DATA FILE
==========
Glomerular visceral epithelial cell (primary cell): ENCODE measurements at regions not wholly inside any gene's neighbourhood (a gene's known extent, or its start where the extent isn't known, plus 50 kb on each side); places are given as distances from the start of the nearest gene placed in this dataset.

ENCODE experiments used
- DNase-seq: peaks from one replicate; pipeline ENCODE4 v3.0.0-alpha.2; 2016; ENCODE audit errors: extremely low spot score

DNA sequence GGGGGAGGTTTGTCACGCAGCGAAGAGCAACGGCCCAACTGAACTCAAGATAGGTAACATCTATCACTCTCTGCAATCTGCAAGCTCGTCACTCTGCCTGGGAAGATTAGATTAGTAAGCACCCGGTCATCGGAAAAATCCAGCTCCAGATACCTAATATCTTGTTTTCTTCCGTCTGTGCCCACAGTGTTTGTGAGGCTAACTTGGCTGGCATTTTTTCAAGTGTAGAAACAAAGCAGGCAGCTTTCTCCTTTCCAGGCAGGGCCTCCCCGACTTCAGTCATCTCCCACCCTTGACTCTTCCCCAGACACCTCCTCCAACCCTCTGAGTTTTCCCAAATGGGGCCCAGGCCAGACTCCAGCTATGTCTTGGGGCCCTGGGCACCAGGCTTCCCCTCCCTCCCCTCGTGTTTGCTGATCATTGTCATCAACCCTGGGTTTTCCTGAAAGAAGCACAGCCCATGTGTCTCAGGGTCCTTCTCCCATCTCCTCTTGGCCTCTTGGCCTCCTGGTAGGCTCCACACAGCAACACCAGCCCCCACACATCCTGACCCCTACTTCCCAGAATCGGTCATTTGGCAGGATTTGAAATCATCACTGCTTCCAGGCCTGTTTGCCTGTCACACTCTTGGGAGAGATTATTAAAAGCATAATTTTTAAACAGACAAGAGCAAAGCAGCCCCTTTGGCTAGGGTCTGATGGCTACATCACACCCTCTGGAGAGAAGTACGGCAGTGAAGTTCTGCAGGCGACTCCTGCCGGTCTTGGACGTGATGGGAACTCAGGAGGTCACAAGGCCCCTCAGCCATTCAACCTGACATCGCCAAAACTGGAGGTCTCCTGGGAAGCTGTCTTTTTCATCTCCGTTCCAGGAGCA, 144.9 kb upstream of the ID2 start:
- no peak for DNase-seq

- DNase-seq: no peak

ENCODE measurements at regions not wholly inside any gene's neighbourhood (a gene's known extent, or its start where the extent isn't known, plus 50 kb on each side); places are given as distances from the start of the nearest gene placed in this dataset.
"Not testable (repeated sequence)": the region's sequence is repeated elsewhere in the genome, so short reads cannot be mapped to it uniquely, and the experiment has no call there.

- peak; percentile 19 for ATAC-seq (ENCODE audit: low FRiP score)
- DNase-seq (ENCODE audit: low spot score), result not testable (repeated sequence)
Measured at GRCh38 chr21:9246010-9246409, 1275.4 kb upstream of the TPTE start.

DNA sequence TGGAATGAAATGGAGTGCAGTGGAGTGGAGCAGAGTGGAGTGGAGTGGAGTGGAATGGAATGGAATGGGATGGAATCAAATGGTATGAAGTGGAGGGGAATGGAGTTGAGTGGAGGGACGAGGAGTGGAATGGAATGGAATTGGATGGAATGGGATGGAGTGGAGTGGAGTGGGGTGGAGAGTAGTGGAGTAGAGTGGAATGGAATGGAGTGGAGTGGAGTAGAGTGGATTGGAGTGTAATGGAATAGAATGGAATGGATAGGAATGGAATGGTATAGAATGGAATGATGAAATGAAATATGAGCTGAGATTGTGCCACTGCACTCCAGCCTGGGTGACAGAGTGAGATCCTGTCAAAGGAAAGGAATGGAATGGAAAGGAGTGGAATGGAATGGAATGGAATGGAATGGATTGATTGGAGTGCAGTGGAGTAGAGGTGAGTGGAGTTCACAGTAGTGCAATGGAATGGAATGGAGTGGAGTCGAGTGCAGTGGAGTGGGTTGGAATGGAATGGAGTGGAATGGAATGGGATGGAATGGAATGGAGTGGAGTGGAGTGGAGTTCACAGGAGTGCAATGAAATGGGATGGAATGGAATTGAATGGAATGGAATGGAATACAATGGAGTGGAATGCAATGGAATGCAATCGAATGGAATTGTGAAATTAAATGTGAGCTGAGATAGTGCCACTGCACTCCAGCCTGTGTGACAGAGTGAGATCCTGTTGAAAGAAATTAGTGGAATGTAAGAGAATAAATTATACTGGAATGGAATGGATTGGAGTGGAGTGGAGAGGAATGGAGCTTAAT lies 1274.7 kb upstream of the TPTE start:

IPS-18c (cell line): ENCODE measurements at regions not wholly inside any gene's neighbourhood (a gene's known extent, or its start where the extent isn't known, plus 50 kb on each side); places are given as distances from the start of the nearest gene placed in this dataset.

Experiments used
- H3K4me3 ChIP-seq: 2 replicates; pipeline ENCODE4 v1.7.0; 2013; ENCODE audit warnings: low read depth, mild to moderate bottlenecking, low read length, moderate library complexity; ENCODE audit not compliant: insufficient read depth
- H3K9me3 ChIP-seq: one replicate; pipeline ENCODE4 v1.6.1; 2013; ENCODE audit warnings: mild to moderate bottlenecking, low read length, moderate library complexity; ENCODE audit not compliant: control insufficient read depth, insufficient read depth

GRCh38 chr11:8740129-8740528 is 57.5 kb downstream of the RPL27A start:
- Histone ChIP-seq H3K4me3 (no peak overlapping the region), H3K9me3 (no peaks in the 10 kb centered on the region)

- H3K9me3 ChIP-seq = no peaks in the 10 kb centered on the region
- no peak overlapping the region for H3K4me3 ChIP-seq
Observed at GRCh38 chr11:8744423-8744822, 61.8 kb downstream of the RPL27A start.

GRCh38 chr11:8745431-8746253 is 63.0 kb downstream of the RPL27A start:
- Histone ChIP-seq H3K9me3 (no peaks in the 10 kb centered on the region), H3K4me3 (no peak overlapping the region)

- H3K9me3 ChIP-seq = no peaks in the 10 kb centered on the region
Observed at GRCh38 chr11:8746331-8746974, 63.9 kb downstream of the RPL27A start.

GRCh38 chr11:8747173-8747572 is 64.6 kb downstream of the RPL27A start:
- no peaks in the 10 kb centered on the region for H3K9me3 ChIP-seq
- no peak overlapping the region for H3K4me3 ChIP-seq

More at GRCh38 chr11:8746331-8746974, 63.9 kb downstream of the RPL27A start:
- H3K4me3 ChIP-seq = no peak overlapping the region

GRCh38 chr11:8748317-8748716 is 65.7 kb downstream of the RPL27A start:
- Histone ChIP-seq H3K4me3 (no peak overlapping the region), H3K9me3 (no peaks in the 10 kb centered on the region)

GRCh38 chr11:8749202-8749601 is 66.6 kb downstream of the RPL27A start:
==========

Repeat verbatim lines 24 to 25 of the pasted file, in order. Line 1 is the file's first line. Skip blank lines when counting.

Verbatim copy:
- H3K9me3 ChIP-seq = no peaks in the 10 kb centered on the region
Observed at GRCh38 chr11:8746331-8746974, 63.9 kb downstream of the RPL27A start.